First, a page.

Sage-Grouse Merchants of Doubt

By Mark Salvo

Defenders of Wildlife Blog

There’s a new documentary making the rounds, getting high reviews, and for good reason. Adapted from the acclaimed book, Merchants of Doubt by Harvard historian Naomi Oreskes and NASA historian Erik Conway, the film by the same name is a cutting exposé on strategies by certain industries to spend huge amounts of money to employ “highly charismatic, silver-tongued pundits-for-hire” who muddle the discourse (and facts) on public health and safety. Their goal: to create uncertainty about well-established public threats ranging from toxic chemicals to cigarette smoke to climate change. The first step in their campaign: question scientists and discredit their work.

Now industry has unleashed this tactic on current efforts to protect sage-grouse. Last week, a coalition of industries and some western counties filed petitions with the Department of the Interior challenging the science that serves as the foundation for the National Greater Sage-Grouse Planning Strategy. This unprecedented planning process aims to improve sage-grouse conservation on more than 60 million acres of public land. Let’s hope this cynical ploy does not distract states and federal agencies from this important work.


Industry has challenged Greater Sage-Grouse: Ecology and Conservation of a Landscape Species and Its Habitat, a monograph written by 38 experts on sage-grouse, sagebrush steppe and land management, published by the Cooper Ornithological Society in Studies in Avian Biology, and printed by the University of California Press. It is the most important work ever written on sage-grouse by all of the most accomplished people who study the species. Sage-grouse © Margaret Sloan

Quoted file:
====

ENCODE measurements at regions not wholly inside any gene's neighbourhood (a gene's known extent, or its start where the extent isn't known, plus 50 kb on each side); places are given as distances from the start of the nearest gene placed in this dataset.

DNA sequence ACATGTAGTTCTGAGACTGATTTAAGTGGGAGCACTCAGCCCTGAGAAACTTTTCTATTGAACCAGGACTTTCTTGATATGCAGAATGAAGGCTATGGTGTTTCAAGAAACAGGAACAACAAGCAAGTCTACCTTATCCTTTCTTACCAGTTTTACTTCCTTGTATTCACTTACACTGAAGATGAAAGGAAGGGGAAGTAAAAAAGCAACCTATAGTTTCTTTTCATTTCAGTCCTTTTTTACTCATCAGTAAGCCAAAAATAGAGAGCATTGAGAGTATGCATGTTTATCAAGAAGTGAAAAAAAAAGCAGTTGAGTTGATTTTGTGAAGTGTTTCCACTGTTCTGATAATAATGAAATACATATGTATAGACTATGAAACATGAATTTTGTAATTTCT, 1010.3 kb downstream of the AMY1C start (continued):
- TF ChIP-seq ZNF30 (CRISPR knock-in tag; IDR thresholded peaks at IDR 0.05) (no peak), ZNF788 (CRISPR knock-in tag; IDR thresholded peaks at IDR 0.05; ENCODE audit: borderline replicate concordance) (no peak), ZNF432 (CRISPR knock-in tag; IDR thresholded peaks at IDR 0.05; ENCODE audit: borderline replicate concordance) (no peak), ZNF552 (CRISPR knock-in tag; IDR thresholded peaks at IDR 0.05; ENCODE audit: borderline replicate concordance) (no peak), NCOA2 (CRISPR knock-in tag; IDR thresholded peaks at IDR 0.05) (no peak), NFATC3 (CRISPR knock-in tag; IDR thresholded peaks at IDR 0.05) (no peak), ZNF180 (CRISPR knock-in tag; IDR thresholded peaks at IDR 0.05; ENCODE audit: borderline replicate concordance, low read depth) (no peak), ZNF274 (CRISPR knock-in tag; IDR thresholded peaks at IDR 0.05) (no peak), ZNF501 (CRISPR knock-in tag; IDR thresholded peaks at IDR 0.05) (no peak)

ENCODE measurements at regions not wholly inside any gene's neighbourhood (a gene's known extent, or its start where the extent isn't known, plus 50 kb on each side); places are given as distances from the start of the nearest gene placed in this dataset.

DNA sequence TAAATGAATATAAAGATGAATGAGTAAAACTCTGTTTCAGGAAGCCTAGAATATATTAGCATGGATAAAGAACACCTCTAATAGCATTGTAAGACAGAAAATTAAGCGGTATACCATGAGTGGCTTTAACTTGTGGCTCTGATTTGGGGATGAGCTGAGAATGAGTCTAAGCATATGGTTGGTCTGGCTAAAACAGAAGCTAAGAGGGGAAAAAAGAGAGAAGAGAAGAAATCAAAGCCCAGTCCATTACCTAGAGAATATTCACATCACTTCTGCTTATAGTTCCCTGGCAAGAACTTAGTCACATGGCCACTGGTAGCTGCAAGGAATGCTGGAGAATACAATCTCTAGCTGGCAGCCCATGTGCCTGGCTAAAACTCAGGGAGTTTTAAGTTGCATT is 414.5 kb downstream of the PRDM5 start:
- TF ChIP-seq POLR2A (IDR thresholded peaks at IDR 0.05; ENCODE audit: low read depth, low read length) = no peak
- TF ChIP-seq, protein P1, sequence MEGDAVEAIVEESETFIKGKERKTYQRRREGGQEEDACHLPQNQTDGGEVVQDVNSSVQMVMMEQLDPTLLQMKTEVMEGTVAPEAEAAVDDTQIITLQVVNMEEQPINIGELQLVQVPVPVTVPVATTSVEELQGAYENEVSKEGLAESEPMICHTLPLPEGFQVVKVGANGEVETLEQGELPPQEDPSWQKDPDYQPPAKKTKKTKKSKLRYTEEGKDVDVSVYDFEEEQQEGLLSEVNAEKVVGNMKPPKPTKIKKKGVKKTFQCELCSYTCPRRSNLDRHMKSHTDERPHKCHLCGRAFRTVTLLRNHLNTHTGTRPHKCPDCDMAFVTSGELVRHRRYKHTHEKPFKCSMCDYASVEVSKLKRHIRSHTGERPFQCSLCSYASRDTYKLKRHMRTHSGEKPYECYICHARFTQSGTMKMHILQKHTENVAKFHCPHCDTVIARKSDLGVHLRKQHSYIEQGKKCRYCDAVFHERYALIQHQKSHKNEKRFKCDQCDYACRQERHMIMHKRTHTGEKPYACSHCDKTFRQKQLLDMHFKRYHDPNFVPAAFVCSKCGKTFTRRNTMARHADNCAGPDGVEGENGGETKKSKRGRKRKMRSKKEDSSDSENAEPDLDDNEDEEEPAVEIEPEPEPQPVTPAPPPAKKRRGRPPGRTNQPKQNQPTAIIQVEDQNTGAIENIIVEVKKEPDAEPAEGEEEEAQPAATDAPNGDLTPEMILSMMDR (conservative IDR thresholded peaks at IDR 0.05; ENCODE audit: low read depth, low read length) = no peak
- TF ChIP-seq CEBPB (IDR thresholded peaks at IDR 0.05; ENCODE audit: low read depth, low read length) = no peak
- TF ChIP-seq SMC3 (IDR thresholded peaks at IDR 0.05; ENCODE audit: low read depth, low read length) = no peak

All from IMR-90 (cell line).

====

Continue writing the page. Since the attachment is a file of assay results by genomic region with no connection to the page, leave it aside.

We know more about sage-grouse than most any other wildlife species in the country, thanks to dedicated scientists who have committed their lives to studying the bird. These scientists have published hundreds of peer-reviewed articles on sage-grouse, and recently compiled their decades of work into an impressive monograph on the species. I have worked to conserve sage-grouse for 15 years, and I am privileged to know many of these scientists and to read their work. They are, every one of them, thoughtful, sincere professionals devoted to understanding a complex species and its fragile habitat.

These scientists sounded the alarm on sage-grouse years ago, having documented widespread habitat loss and degradation, and long-term population declines. It is their research that also provides a blueprint for restoring the species and its habitat. If put into practice, their recommendations could protect and recover sage-grouse, and also benefit hundreds of other species that depend on the sagebrush grasslands. But failure to take these steps could result in further declines of sage-grouse and their habitat.

The latest industry challenges to sage-grouse science follows sobering news that firms spent at least $9 million last year lobbying Congress on sage-grouse issues. The biggest spenders were Anadarko Petroleum Corp. ($3.1 million), National Rural Electric Cooperative Association ($2.1 million) and Chesapeake Energy ($1.8 million). Safe to say, they probably were not lobbying for stronger protections for the species.

It’s beyond time to protect sage-grouse and the quintessential western landscape where they live. Doing so benefits everyone. Instead of undermining the effort by trying to discredit science, industry should join with federal agencies and states, conservationists and other stakeholders to protect and recover this remarkable bird.